Teen Role Models: Who They Are, Why They Matter
Jim LiebeltJim Liebelt's Blog
- 2011 Feb 01
A study conducted by Barna Group among a national sample of teenagers gives new insight into whom teens select as their role models and why those individuals captured their attention.
The nationwide sample of teenagers asked 13- to 17-year-olds to identify the person whom they admire most today as a role model, other than their parents. A follow-up question probed the reasons they define that person as a role model.
So who do teenagers name as their role models?
The most commonly mentioned role model is a relative—37% of teens named a relation other than their parent as the person they admire most. This is typically a grandparent, but also includes sisters, brothers, cousins, aunts, and uncles. After "family," teens mention teachers and coaches (11%), friends (9%), and pastors or other religious leaders they know personally (6%).
Beyond the realm of the people they know personally, entertainers (including musicians and actors) were named by 6% of teens, followed by sports heroes (5%), political leaders (4%), faith leaders (4%), business leaders (1%), authors (1%), science and medical professionals (1%), other artists (1%), and members of the military (1%).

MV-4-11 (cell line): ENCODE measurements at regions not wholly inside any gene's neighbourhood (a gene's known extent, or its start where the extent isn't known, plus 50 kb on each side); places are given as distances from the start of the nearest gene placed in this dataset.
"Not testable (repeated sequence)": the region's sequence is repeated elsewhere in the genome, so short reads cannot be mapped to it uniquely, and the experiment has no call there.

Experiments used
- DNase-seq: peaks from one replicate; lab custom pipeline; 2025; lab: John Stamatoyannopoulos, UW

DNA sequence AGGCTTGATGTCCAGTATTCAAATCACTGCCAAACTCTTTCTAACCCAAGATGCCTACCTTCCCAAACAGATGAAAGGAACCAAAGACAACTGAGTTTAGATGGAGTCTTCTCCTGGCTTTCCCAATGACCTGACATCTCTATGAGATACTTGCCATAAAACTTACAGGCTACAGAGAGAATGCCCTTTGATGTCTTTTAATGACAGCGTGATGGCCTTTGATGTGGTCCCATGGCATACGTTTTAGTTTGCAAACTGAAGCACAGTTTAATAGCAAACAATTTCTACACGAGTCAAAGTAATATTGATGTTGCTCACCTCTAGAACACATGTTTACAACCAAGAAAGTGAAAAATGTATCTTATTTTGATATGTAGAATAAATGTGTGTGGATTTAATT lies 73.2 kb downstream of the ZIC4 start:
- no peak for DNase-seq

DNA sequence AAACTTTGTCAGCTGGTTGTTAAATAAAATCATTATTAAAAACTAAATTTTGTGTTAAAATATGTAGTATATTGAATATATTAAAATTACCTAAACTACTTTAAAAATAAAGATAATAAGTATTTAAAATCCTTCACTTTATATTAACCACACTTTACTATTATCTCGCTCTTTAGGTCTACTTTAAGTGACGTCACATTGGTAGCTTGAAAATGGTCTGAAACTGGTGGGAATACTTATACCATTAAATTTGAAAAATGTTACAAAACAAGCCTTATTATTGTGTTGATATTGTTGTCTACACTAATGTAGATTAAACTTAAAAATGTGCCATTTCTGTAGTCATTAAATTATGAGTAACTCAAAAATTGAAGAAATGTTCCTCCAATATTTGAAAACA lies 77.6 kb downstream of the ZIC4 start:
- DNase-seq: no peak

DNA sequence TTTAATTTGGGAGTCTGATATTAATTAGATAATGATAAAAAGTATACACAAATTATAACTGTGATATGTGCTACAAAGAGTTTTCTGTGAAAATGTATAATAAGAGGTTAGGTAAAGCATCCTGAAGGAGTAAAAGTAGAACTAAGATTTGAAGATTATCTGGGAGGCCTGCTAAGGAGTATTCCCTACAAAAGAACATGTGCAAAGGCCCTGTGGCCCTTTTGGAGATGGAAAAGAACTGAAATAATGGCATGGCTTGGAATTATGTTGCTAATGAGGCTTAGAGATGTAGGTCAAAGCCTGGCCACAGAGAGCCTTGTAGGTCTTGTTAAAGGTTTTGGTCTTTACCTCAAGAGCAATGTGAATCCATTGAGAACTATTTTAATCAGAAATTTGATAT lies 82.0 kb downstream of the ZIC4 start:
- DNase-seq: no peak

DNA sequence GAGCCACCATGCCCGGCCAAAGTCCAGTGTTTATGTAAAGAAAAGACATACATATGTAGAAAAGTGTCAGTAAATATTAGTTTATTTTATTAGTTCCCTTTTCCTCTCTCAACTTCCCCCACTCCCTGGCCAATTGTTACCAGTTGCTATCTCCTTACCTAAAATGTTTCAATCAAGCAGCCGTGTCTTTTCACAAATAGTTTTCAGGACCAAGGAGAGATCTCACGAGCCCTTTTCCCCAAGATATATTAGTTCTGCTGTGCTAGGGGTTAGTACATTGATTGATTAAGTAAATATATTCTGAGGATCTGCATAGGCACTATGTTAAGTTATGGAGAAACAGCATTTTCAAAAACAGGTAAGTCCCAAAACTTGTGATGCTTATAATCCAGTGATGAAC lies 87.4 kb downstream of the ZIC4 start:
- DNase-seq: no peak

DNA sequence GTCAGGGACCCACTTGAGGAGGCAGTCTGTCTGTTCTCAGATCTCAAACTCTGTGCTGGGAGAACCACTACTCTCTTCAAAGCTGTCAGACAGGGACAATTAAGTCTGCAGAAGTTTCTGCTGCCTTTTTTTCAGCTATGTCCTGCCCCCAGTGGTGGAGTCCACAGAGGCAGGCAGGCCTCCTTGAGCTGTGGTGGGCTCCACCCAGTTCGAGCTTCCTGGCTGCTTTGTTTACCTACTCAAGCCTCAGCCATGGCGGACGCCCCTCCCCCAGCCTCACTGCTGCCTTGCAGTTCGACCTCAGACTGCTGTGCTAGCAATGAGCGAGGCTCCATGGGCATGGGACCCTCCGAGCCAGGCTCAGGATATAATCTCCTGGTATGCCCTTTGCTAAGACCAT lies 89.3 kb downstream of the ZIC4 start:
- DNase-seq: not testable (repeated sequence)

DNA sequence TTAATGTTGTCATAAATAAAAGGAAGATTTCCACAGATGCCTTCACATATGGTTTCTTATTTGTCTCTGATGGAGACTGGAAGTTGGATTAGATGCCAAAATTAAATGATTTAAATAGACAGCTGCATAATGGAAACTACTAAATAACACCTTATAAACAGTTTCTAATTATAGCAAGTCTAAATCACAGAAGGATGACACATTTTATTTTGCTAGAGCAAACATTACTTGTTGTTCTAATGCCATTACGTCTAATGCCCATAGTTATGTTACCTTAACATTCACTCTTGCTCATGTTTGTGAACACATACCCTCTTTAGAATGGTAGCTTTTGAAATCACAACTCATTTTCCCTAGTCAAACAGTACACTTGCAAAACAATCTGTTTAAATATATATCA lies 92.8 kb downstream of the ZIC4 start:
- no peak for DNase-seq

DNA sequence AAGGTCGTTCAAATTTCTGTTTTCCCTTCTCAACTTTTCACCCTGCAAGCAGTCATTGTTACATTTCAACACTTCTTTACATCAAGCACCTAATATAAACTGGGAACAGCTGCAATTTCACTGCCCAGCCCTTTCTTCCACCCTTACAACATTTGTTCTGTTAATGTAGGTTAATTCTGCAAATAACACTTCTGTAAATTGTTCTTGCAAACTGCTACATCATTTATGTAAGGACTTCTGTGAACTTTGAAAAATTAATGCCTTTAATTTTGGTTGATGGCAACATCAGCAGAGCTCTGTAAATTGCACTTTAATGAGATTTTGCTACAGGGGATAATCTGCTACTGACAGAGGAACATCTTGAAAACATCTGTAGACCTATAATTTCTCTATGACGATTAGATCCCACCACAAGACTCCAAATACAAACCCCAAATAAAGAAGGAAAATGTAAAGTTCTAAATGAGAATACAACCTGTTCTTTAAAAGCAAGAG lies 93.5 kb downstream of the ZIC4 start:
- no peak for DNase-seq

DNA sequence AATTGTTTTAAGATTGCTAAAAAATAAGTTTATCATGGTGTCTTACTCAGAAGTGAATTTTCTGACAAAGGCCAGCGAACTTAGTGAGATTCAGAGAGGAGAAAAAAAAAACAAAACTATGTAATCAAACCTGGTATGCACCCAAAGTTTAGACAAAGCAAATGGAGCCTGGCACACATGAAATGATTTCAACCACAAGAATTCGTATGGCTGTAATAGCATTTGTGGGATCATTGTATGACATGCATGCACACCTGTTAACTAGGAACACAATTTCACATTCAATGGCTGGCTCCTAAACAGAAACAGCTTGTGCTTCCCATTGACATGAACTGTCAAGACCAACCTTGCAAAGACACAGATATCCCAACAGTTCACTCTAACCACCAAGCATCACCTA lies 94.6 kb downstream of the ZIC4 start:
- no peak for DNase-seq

The high-profile leaders most commonly named were President Obama (3%) and Jesus Christ (3%).
Why do teens choose their role models?
The most common rationale (26%) was the personality traits of that person. Another factor in teens' thinking was finding someone to emulate (22%) or that the teen would like to "follow in the footsteps" of their chosen role model. Encouragement is another reason for teens' selections (11%), the role model accomplished his or her goals (13%), overcame adversity (9%), works hard (7%), is intelligent (7%), performs humanitarian effort and activism (6%), maintains strong faith (6%), has great talent (5%), and exudes self-confidence (1%). Although not listed often, some teens identified wealth (3%), self-sufficiency (1%), and fame (1%) as the reasons for preferring a specific leader or role model.
Source: Barna Group